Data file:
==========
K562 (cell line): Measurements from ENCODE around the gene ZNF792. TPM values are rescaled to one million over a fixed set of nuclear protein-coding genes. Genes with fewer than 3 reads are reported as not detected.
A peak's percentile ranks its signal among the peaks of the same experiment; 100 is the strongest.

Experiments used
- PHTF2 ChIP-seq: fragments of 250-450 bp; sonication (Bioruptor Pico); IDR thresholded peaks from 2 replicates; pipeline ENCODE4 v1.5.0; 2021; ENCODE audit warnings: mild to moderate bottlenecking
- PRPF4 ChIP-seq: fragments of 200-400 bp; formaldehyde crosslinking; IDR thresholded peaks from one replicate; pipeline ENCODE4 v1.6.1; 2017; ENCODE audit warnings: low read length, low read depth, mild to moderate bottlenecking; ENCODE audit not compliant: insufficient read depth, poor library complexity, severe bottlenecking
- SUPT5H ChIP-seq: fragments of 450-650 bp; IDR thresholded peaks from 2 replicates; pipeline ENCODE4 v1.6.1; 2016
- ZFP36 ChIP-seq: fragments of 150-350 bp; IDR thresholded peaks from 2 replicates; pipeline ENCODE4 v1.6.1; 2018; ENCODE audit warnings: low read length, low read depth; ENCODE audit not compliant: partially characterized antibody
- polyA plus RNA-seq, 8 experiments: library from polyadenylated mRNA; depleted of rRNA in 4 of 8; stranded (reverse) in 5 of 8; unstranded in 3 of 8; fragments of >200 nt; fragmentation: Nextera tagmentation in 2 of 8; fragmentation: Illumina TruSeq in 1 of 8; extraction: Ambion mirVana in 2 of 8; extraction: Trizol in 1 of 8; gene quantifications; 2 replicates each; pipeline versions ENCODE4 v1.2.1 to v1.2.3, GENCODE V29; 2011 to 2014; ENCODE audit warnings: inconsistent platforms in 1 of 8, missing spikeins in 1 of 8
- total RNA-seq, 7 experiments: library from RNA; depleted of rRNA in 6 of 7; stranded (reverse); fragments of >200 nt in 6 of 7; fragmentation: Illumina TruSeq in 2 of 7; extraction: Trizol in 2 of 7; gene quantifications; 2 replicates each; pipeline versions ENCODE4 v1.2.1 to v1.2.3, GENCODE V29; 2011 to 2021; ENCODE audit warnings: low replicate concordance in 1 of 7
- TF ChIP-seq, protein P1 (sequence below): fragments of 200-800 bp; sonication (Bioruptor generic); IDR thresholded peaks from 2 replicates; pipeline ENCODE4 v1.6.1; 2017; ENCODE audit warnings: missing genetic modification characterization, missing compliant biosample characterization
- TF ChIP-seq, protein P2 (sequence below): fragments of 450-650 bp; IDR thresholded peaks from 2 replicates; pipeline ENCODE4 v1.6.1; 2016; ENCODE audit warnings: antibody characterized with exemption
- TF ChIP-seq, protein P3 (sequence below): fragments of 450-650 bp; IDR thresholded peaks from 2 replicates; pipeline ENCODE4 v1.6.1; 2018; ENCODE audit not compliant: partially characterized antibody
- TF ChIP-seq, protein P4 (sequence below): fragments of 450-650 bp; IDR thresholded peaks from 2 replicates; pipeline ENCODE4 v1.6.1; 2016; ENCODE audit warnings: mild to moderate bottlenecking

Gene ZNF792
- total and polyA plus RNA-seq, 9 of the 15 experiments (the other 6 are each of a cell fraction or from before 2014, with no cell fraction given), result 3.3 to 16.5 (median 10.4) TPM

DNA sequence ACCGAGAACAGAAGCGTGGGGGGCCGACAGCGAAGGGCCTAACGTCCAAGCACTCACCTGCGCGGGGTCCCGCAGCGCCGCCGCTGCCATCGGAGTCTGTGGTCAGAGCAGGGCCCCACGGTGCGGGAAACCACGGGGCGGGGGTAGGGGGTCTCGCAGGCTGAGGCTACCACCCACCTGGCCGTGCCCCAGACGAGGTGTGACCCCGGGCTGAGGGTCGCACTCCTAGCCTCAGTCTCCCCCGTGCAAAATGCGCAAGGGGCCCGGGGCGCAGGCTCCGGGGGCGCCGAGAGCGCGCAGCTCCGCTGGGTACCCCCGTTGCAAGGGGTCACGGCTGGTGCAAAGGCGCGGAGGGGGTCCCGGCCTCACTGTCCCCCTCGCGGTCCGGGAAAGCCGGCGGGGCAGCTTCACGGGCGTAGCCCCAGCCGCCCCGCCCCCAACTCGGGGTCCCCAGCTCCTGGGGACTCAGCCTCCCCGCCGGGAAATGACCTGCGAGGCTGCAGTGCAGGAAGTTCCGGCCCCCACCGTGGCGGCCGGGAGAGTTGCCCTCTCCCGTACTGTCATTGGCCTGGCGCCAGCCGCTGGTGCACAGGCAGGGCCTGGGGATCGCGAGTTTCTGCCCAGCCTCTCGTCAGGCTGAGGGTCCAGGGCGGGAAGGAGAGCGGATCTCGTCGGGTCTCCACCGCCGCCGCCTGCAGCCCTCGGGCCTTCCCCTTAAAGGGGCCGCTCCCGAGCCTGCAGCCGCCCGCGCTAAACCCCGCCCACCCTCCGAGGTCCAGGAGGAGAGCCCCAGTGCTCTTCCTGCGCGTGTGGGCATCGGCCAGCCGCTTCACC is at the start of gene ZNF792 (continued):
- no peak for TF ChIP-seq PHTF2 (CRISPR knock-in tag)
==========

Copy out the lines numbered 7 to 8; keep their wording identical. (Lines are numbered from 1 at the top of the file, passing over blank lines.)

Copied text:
- ZFP36 ChIP-seq: fragments of 150-350 bp; IDR thresholded peaks from 2 replicates; pipeline ENCODE4 v1.6.1; 2018; ENCODE audit warnings: low read length, low read depth; ENCODE audit not compliant: partially characterized antibody
- polyA plus RNA-seq, 8 experiments: library from polyadenylated mRNA; depleted of rRNA in 4 of 8; stranded (reverse) in 5 of 8; unstranded in 3 of 8; fragments of >200 nt; fragmentation: Nextera tagmentation in 2 of 8; fragmentation: Illumina TruSeq in 1 of 8; extraction: Ambion mirVana in 2 of 8; extraction: Trizol in 1 of 8; gene quantifications; 2 replicates each; pipeline versions ENCODE4 v1.2.1 to v1.2.3, GENCODE V29; 2011 to 2014; ENCODE audit warnings: inconsistent platforms in 1 of 8, missing spikeins in 1 of 8